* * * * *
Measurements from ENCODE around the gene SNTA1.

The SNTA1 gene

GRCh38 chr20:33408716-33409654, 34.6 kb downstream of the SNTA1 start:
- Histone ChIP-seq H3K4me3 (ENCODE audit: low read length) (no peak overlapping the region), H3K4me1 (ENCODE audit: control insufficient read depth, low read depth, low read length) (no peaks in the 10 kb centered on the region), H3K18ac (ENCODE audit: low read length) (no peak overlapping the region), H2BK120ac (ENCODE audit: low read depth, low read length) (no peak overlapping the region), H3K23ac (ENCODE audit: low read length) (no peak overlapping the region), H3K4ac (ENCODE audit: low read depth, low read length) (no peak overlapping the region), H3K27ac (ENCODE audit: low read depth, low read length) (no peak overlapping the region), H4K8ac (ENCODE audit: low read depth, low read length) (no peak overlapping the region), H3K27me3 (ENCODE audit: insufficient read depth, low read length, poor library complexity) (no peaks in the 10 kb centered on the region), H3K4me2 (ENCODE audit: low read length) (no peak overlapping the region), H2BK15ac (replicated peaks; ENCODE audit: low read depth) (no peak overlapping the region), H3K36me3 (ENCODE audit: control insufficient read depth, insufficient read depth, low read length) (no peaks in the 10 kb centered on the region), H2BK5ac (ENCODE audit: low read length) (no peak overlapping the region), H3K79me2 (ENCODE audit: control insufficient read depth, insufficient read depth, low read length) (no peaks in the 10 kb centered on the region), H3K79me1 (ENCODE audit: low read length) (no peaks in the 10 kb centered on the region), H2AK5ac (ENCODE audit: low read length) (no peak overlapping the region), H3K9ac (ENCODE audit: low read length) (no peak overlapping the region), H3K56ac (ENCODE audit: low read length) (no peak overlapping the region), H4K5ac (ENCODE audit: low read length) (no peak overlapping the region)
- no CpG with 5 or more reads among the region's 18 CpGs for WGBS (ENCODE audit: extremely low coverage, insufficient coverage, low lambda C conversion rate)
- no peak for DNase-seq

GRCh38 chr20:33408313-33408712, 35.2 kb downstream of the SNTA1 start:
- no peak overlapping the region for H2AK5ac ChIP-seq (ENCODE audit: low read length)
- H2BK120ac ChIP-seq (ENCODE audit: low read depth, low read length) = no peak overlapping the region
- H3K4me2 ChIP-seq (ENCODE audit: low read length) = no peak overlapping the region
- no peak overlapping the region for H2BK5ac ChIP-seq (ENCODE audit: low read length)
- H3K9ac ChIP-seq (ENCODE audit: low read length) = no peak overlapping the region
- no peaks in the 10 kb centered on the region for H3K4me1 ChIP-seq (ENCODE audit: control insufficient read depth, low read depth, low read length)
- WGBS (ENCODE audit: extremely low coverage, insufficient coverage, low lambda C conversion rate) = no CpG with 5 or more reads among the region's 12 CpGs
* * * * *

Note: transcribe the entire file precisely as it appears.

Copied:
Measurements from ENCODE around the gene SNTA1.

The SNTA1 gene

GRCh38 chr20:33408716-33409654, 34.6 kb downstream of the SNTA1 start:
- Histone ChIP-seq H3K4me3 (ENCODE audit: low read length) (no peak overlapping the region), H3K4me1 (ENCODE audit: control insufficient read depth, low read depth, low read length) (no peaks in the 10 kb centered on the region), H3K18ac (ENCODE audit: low read length) (no peak overlapping the region), H2BK120ac (ENCODE audit: low read depth, low read length) (no peak overlapping the region), H3K23ac (ENCODE audit: low read length) (no peak overlapping the region), H3K4ac (ENCODE audit: low read depth, low read length) (no peak overlapping the region), H3K27ac (ENCODE audit: low read depth, low read length) (no peak overlapping the region), H4K8ac (ENCODE audit: low read depth, low read length) (no peak overlapping the region), H3K27me3 (ENCODE audit: insufficient read depth, low read length, poor library complexity) (no peaks in the 10 kb centered on the region), H3K4me2 (ENCODE audit: low read length) (no peak overlapping the region), H2BK15ac (replicated peaks; ENCODE audit: low read depth) (no peak overlapping the region), H3K36me3 (ENCODE audit: control insufficient read depth, insufficient read depth, low read length) (no peaks in the 10 kb centered on the region), H2BK5ac (ENCODE audit: low read length) (no peak overlapping the region), H3K79me2 (ENCODE audit: control insufficient read depth, insufficient read depth, low read length) (no peaks in the 10 kb centered on the region), H3K79me1 (ENCODE audit: low read length) (no peaks in the 10 kb centered on the region), H2AK5ac (ENCODE audit: low read length) (no peak overlapping the region), H3K9ac (ENCODE audit: low read length) (no peak overlapping the region), H3K56ac (ENCODE audit: low read length) (no peak overlapping the region), H4K5ac (ENCODE audit: low read length) (no peak overlapping the region)
- no CpG with 5 or more reads among the region's 18 CpGs for WGBS (ENCODE audit: extremely low coverage, insufficient coverage, low lambda C conversion rate)
- no peak for DNase-seq

GRCh38 chr20:33408313-33408712, 35.2 kb downstream of the SNTA1 start:
- no peak overlapping the region for H2AK5ac ChIP-seq (ENCODE audit: low read length)
- H2BK120ac ChIP-seq (ENCODE audit: low read depth, low read length) = no peak overlapping the region
- H3K4me2 ChIP-seq (ENCODE audit: low read length) = no peak overlapping the region
- no peak overlapping the region for H2BK5ac ChIP-seq (ENCODE audit: low read length)
- H3K9ac ChIP-seq (ENCODE audit: low read length) = no peak overlapping the region
- no peaks in the 10 kb centered on the region for H3K4me1 ChIP-seq (ENCODE audit: control insufficient read depth, low read depth, low read length)
- WGBS (ENCODE audit: extremely low coverage, insufficient coverage, low lambda C conversion rate) = no CpG with 5 or more reads among the region's 12 CpGs